Three for three: James starts today as our final Get Behind the Plough blogger for the Winter 2009-10 issue! What better way to kick back on a Friday afternoon? As always, read. Savor. Leave comments.
I sometimes feel self-conscious when I’m asked to name my favorite poets, because a good number of my idols–the poets whose work I read aloud to myself–are dead, and heavily anthologized: the poets everyone likes. Not all my idols, of course; I’m a contemporary poet, after all. But claiming Auden or Yeats as a hero, I feel a little sheepish, afraid of seeming pretentious or reactionary, afraid of seeming disengaged from the artistic climate of my own time and place. But I’m not talking about now and then. I’m talking about the psychological impact of knowing that a poem’s author is dead.
In some ways, I do experience writing as a team sport: I go to readings, keep up with favorite magazines, buy new books. I learn from my friends, some of whom are certainly better writers than I am. But I don’t have a strong sense of writing as a conversation, as I sometimes hear it called. Even if a poet’s life is social, and mine is, writing a poem strikes me as a very lonely act, not part of a dialogue, but an outcry: an assertion of selfhood and being, against a backdrop of the nothingness waiting for all people.
Reading a dead poet, I feel that I am sharing another person’s solitude, maybe because I know the poet wants nothing from me.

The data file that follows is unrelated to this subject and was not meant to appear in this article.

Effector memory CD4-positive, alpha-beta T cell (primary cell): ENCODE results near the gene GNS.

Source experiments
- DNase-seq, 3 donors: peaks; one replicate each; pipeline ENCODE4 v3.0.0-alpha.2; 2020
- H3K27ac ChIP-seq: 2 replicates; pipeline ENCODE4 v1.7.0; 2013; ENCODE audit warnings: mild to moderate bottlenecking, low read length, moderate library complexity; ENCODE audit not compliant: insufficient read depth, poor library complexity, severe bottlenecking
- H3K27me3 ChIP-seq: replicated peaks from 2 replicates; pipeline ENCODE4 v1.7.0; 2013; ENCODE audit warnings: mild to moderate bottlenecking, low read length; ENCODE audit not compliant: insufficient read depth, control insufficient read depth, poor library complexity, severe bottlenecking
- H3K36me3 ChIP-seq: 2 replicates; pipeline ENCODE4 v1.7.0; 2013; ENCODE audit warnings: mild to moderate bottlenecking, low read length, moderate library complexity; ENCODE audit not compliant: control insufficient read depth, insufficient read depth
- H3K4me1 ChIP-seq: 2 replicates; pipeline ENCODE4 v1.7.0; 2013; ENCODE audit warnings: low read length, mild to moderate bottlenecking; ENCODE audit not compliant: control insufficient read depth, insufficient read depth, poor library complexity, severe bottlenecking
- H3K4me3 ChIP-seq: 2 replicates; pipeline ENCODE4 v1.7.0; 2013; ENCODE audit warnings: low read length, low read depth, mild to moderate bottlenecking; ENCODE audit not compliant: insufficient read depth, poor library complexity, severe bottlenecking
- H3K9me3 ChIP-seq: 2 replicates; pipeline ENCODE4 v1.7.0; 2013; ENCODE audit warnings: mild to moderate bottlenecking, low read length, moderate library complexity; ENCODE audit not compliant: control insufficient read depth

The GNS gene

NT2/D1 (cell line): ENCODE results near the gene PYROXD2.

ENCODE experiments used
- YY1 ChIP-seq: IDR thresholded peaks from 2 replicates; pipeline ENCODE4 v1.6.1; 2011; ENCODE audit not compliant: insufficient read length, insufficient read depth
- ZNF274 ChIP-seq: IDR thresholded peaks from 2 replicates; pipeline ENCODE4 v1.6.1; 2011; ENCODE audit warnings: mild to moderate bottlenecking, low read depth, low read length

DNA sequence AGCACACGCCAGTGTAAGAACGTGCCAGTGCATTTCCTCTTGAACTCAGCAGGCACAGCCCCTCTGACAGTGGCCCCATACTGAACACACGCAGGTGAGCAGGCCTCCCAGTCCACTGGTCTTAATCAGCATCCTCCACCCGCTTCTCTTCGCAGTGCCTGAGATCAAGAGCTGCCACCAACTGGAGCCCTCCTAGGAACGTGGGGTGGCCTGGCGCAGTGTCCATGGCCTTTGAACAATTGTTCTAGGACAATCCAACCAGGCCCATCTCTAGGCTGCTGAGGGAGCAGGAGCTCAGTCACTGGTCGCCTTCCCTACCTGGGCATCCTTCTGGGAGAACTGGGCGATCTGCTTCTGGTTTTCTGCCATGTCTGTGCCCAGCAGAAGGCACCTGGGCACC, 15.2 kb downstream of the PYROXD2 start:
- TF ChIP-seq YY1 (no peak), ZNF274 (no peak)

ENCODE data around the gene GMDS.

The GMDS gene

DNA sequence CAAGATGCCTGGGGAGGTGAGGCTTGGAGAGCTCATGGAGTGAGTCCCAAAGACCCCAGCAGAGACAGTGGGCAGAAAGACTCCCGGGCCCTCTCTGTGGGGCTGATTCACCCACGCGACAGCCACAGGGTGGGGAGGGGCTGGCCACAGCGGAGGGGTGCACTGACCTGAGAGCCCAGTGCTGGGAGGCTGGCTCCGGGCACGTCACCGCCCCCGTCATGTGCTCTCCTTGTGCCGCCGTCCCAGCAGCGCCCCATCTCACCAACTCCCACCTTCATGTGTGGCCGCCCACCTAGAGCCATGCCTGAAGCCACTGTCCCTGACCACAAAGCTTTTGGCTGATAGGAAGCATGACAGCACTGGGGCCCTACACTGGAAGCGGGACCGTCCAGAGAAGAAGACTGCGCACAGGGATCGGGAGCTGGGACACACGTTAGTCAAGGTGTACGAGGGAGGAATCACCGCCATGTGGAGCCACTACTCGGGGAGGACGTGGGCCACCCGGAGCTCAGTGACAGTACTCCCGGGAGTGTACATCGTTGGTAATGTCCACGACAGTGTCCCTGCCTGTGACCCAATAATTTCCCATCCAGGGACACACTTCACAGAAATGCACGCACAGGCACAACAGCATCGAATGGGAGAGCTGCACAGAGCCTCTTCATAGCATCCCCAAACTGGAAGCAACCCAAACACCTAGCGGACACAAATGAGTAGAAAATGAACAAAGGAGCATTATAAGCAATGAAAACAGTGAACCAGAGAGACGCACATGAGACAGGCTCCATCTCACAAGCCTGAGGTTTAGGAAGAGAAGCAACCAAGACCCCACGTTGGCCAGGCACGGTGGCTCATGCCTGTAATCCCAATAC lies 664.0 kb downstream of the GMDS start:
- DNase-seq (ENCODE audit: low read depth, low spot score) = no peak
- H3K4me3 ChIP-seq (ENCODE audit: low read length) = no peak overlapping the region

All poets, I want to say, feel the prickling of what Frost called “The utmost of ambition … to lodge a few poems where they will be hard to get rid of,” but maybe that’s not true. I know some people write poetry for the pleasure of communication. For me, though, writing poetry takes on a whiff of religion when a poet latches on to the hope of creating one perfect utterance: an object so harmonious in its proportions, so free of the poet’s own vanity, that it will have a life independent of its author.
Maybe my favorite lines of poetry, at least from a devotional point of view, are these famous lines by Yeats:
Consume my heart away; sick with desire
And fastened to a dying animal
It knows not what it is; and gather me
Into the artifice of eternity …
Once out of nature I shall never take
My bodily form from any natural thing,
But such a form as Grecian goldsmiths make
Of hammered gold and gold enamelling
To keep a drowsy Emperor awake;
Or set upon a golden bough to sing
To lords and ladies of Byzantium
Of what is past, or passing, or to come.
-from “Sailing to Byzantium”
This is James’ first post for Get Behind the Plough. Next Friday, he returns with a post on literary self-consciousness.